No it doesn't, it just means you never understood it.

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Posted (edited)
4 hours ago, chrisdaw said:

Perhaps his conduct seems contradictory because Tywin is conflicted.

On one hand Tyrion is Johanna's son, and Tywin loved her dearly. On the other hand he is Aerys's son, and a painful reminder of Johanna's infidelity and wrought with Aerys's character failings, a low cunning I believe Tywin termed it.

I think if Tywin thought Joanna was unfaithful he would kill her and certainly Tyrion. I don't think he puts up with Tyrion out of love for Joanna but the opposite - because he a is Lannister (although come to think of it he has Lannister blood on both sides doesn't he?)

I am in favour of the Tyrion as chimera theory so arguably I believe something more weird the you do. Joanna forced to have sex with Aerys (if she resisted or reported it to Tywin, she'd trigger Tywin to act against the King and get himself killed) has sex with Tywin about the same time (a sensible measure for any wife who has committed adultery) conceives a child of each, one is absorbed leaving only the Targ blood line, the rest Tywin.

Each to their own theory. 

https://www.scientificamerican.com/article/3-human-chimeras-that-already-exist/

 

Edited by Castellan

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1 hour ago, chrisdaw said:

No it doesn't, it just means you never understood it.

That’s debatable, as with any subjective speculation. I for one refuse to see the value in Tyrion being the Mad King’s son as opposed to Tywin’s son. We already have the “misunderstood parentage” plot with Ned Stark and Jon Snow. Making Tyrion yet another dragonseed is a retread and I think it clashes with the story that we’ve gotten so far. Maybe that’s what GRRM really is building towards, maybe not, but I really hope Tyrion doesn’t get revealed as a dragon riding half Targ.

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31 minutes ago, James Steller said:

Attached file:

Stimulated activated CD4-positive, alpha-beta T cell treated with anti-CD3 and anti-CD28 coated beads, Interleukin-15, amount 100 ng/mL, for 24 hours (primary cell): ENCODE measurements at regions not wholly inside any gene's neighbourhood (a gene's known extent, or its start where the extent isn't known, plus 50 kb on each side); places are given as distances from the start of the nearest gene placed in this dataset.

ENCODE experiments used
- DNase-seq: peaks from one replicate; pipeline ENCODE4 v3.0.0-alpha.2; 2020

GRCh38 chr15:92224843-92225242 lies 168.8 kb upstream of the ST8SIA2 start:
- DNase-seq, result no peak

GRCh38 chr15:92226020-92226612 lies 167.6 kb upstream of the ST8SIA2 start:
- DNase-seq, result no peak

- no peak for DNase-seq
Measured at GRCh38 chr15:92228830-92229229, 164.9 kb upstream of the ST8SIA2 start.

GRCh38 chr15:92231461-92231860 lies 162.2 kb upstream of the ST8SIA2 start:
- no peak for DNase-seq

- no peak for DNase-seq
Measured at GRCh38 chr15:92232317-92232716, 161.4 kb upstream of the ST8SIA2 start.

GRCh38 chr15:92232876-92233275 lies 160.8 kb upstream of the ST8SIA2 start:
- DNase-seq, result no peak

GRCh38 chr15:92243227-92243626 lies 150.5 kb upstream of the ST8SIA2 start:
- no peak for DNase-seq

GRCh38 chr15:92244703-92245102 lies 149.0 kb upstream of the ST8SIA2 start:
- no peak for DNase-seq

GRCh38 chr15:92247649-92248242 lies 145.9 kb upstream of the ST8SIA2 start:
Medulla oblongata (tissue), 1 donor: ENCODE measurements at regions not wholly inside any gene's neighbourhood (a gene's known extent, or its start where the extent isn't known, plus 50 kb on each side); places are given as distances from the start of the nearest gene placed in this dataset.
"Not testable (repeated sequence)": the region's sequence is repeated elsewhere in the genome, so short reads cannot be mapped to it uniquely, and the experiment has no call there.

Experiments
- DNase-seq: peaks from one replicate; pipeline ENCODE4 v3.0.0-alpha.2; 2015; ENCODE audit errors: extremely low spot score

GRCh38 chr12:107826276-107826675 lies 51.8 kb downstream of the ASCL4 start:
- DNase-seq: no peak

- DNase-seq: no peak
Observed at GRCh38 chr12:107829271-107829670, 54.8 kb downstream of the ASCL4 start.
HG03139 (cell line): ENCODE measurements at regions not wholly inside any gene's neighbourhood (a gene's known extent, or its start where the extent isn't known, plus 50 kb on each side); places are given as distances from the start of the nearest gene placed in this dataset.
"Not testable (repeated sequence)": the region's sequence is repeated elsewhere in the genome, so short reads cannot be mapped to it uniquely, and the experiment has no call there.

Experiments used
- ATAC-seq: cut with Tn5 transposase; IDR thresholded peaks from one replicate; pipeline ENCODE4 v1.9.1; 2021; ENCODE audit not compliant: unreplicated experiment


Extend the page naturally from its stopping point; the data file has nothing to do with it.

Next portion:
, but I really hope Tyrion doesn’t get revealed as a dragon riding half Targ.

I think (certainly hope) that many things will never be explicitly 'revealed' by the end of the series. Some may, others may just be lurking there in the text evermore. Some people's standards of proof would spoil any piece of literature. e.g. unless there is a scene where an eyewitness jumps up and makes an incontrovertible speech, they'd say it can't be so.

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17 hours ago, Castellan said:

I think if Tywin thought Joanna was unfaithful he would kill her and certainly Tyrion.

That's not the relationship the text portrays.

We are given very little information about Johanna, and half of it is "rumours" concerning how much she was fucking Aerys and the other half is how much Tywin adored her. And there's this.

Quote

"Tears," she said scornfully to Sansa as the woman was led from the hall. "The woman's weapon, my lady mother used to call them. The man's weapon is a sword. And that tells us all you need to know, doesn't it?"

Johanna taught Cersei tears are a woman's weapons. She was a manipulator.

Quote

"You little fool. Tears are not a woman's only weapon. You've got another one between your legs, and you'd best learn to use it. You'll find men use their swords freely enough. Both kinds of swords."

And it can be assumed where Cersei also picked this one up.

Quote

The scurrilous rumor that Joanna Lannister gave up her maidenhead to Prince Aerys the night of his father's coronation and enjoyed a brief reign as his paramour after he ascended the Iron Throne can safely be discounted. As Pycelle insists in his letters, Tywin Lannister would scarce have taken his cousin to wife if that had been true, "for he was ever a proud man and not one accustomed to feasting upon another man's leavings."